Local officials have plans to help protect pedestrians on Santa Monica’s streets but questions persist over the amount of effort, and money, required to implement those ideas.
During the City Council meeting held on March 21, Councilmembers Caroline Torosis and Jesse Zwick requested that the City Council direct the City Manager to report back in 60 days on the cost and timeline for the implementation of a pilot program augmenting the city’s Vision Zero plan with safety-enhancing signal improvements at select intersections.
Councilmember Phil Brock proposed a friendly amendment to expand the pilot program to look at intersections that are not signaled that could maybe use traffic enhancements. The motion, with amendments, was unanimously approved by voice vote with all members present.
The plan given to Council this week includes: safety-enhancing signal improvements at select intersections, banning “right on red” at all pedestrian “scramble” diagonal crossings in Downtown Santa Monica; reprogramming traffic signals to operate on “pedestrian recall” (a timing function that causes a walk phase to activate automatically every cycle); the utilization of a “leading pedestrian interval” — or LPI — (which gives pedestrians a few seconds head start when entering an intersection with a corresponding green signal in the same direction of travel) at 10 priority intersections together with more effective utilization of data on frequency of pedestrian use.
The Vision Zero initiative itself was adopted in February 2016 and the aim was to bring the number of fatal and severe injury crashes on our streets down to zero by 2026. As the City’s website says, “The City’s Vision Zero commitment is part of a global initiative to promote safety and awareness of all users who share our roadways and will continue to be a resource for the community to learn about safety related initiatives and infrastructure projects.”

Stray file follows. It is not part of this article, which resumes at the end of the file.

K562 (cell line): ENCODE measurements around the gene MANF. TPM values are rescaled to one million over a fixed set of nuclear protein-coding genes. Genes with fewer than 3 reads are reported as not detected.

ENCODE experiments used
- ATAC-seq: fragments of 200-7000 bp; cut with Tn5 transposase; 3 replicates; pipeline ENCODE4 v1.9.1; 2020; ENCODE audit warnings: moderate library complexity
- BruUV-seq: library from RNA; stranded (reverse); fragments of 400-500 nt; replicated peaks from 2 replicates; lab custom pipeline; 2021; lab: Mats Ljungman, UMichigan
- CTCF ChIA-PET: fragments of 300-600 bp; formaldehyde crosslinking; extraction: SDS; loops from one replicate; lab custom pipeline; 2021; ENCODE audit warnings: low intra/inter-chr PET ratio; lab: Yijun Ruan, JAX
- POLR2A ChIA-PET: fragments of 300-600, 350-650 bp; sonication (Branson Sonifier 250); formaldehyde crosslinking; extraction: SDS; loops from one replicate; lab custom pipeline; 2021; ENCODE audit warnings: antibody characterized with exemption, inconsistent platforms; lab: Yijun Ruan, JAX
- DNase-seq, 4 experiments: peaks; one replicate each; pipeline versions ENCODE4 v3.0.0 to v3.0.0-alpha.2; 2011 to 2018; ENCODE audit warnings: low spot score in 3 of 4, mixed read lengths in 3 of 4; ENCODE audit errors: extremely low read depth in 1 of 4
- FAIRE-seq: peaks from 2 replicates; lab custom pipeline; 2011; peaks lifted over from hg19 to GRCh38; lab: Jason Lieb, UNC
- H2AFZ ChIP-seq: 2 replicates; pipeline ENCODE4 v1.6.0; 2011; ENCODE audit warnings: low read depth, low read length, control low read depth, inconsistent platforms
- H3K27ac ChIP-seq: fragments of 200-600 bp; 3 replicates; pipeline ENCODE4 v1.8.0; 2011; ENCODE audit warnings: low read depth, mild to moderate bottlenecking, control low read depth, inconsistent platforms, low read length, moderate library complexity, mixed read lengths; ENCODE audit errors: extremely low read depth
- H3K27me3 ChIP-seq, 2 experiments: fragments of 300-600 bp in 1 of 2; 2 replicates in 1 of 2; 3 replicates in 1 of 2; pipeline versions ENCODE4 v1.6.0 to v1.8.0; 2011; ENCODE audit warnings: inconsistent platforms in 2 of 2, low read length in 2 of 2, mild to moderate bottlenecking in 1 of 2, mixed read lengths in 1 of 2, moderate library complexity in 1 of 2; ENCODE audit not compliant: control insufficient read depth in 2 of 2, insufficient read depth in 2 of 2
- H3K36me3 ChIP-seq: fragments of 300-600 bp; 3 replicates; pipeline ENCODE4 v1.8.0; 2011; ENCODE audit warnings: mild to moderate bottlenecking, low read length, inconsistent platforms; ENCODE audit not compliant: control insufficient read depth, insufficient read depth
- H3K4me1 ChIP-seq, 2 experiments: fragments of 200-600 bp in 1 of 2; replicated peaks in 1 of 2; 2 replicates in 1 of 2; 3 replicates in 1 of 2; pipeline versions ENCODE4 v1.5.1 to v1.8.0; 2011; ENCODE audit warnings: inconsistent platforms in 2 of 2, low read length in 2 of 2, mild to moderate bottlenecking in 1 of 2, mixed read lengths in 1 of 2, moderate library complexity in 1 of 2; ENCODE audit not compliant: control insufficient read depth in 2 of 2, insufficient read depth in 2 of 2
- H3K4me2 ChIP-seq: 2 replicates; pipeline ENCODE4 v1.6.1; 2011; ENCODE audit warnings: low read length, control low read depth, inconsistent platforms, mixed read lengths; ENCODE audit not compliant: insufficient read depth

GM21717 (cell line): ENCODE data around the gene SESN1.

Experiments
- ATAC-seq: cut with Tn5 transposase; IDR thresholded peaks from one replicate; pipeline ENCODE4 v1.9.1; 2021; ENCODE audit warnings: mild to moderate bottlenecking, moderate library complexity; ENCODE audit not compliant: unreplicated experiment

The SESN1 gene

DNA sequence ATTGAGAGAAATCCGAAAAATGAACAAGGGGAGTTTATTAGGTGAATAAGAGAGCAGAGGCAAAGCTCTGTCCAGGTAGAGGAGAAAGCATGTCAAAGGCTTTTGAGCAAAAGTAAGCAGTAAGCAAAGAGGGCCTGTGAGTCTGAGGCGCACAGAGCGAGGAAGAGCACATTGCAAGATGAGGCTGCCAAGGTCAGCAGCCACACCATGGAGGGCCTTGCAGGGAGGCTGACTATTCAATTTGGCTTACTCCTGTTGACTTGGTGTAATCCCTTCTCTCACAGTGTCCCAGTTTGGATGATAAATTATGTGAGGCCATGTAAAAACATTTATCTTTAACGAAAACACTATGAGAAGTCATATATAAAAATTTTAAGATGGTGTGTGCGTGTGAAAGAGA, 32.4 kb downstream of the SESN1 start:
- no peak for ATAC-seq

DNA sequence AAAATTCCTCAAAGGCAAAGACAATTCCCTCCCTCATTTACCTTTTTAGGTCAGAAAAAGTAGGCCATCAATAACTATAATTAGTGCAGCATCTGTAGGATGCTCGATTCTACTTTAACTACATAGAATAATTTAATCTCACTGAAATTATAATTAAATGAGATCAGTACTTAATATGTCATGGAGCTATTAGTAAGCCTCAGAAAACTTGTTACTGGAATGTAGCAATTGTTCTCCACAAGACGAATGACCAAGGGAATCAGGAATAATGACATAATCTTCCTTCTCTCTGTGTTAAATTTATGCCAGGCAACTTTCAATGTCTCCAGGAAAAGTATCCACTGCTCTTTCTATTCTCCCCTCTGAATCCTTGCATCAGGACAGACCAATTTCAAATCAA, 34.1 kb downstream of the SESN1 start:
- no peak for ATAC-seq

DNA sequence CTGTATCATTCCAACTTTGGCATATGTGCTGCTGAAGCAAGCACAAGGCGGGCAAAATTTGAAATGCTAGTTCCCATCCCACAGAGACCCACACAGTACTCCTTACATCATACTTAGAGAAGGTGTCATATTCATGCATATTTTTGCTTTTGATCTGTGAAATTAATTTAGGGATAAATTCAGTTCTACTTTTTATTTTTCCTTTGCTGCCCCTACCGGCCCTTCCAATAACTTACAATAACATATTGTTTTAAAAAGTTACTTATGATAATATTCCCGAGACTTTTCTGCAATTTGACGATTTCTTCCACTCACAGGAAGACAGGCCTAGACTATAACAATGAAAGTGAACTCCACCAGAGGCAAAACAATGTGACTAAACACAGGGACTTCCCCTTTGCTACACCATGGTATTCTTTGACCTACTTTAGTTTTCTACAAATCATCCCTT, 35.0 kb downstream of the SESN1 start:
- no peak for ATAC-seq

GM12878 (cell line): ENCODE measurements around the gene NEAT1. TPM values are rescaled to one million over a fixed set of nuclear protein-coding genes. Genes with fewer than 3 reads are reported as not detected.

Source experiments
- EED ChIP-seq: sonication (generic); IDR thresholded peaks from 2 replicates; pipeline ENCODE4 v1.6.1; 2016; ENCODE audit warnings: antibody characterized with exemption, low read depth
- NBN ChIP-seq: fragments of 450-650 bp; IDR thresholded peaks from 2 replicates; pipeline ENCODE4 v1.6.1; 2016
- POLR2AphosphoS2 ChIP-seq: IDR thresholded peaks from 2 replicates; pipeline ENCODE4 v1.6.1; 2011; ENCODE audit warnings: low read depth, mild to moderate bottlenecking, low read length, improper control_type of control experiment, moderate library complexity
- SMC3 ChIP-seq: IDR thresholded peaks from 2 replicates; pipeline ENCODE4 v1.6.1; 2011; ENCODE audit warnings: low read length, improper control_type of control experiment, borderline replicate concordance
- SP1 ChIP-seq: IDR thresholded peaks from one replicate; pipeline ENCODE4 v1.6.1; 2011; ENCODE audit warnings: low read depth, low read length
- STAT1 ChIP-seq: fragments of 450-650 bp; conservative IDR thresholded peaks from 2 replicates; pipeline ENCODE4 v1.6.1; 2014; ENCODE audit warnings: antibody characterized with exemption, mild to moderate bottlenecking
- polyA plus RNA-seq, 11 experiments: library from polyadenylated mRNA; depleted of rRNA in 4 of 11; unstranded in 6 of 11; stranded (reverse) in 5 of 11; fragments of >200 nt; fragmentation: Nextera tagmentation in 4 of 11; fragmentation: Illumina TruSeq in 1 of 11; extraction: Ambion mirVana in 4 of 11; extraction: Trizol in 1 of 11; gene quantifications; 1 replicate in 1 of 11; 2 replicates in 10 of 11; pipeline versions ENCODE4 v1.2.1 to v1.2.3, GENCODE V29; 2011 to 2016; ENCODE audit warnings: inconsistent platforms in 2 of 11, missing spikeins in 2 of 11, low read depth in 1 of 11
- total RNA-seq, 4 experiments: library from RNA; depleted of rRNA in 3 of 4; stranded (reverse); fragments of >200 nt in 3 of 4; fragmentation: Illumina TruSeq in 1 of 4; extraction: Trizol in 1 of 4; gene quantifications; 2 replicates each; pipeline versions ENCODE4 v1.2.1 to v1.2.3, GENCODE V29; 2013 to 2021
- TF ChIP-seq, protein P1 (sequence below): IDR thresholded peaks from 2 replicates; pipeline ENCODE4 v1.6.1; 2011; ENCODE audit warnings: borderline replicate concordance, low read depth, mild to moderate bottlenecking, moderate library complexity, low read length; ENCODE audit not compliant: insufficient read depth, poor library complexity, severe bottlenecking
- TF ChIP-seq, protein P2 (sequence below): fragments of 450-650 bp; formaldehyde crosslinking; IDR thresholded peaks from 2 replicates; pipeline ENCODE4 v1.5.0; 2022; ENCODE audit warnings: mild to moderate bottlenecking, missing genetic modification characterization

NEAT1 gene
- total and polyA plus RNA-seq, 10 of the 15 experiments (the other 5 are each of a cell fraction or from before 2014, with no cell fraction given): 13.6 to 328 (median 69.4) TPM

Proposed changes coincide with efforts locally and in the region to prepare for both the 2026 FIFA World Cup and the Olympics in 2028.
Staff said the current ideas are all proven to help protect people in crosswalks but they are not a panacea for traffic accidents.
“If you’re asking, by deploying these three treatments, at every intersection in the city, will we achieve Vision Zero, I’m going to say no, it’s going to take a whole lot more than just making modifications and traffic signals at certain intersections,” says Jason Kligier, Mobility Manager for the City of Santa Monica.
For example, one component of the City’s adopted plans includes the installation of LPIs at key intersections in the City where collision data indicates a high number of conflicts between vehicle drivers and pedestrians, plus cyclists and scooter riders.
According to the document, staff estimate that the level of effort to implement LPIs for all directions at an intersection is approximately 30 minutes per intersection since the task requires only staff time to adjust the signal timing in the field. However, on corridors where the traffic signals are coordinated, a new signal timing sheet will need to be prepared and may require retiming the entire corridor. In these cases, the cost is approximately $50,000 per corridor and 120 hours of staff time to review and implement.
Kligier stresses that there are a lot of different elements that need to be factored in when considering how to achieve the Vision Zero commitment by 2026.
“There are other legs to the stool, there’s education and training and teaching our roadway users … so that there’s a greater level of understanding between drivers and cyclists and pedestrians and wheelchair users and transit users and scooter users,” Kligier says.
“And the police department is responsible for the enforcement of the rules of the roads. We, in the Department of Transportation, design them and get community support and then roll them out. But there’s also the enforcement and so all of those things work together to realize Vision Zero.”
However, not every element of Santa Monica’s road renaissance has met with overwhelming support. The new bike lane on 17th Street caused some controversy with opponents claiming it made the road more dangerous and supporters saying it made bike riding safer. While some see the pushback as purely a reluctance to change long-time car culture in favor of bicycle infrastructure, critics say the reality is more complex and that the City failed to address their concerns.
“So, the 17th Street bike lane project is not going to be removed,” Kligier says, adding, “But we have heard a lot of constructive feedback from the community about how it could be improved and in the last few months, we have evaluated and implemented a lot of these suggestions.”